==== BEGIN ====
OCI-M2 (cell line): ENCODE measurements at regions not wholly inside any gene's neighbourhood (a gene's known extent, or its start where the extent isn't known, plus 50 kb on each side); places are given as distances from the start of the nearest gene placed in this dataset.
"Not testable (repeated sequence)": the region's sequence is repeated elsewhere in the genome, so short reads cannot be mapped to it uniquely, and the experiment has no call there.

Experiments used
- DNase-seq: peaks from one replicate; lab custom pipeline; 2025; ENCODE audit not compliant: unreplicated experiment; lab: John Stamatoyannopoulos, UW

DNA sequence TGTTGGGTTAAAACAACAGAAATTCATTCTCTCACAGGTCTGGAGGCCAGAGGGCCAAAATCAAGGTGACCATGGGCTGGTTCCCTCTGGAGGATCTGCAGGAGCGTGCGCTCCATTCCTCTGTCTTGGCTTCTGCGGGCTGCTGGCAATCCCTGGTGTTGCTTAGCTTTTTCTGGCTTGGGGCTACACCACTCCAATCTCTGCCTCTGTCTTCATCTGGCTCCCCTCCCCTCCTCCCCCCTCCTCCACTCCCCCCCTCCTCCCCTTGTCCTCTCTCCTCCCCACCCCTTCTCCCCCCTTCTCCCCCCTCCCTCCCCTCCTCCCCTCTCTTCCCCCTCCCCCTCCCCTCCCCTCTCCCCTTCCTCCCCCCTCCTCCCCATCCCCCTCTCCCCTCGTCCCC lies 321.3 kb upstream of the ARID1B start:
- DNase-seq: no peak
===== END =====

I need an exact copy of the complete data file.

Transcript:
OCI-M2 (cell line): ENCODE measurements at regions not wholly inside any gene's neighbourhood (a gene's known extent, or its start where the extent isn't known, plus 50 kb on each side); places are given as distances from the start of the nearest gene placed in this dataset.
"Not testable (repeated sequence)": the region's sequence is repeated elsewhere in the genome, so short reads cannot be mapped to it uniquely, and the experiment has no call there.

Experiments used
- DNase-seq: peaks from one replicate; lab custom pipeline; 2025; ENCODE audit not compliant: unreplicated experiment; lab: John Stamatoyannopoulos, UW

DNA sequence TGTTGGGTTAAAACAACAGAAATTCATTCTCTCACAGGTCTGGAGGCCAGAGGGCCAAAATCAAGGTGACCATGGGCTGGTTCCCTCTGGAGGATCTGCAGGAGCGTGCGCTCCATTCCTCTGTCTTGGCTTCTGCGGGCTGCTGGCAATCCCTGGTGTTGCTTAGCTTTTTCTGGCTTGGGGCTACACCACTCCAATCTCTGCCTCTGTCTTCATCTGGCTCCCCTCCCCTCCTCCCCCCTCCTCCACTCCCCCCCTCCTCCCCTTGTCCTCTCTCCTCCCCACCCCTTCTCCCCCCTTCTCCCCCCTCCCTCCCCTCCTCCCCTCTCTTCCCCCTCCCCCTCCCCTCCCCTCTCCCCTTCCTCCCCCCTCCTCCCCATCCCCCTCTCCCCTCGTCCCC lies 321.3 kb upstream of the ARID1B start:
- DNase-seq: no peak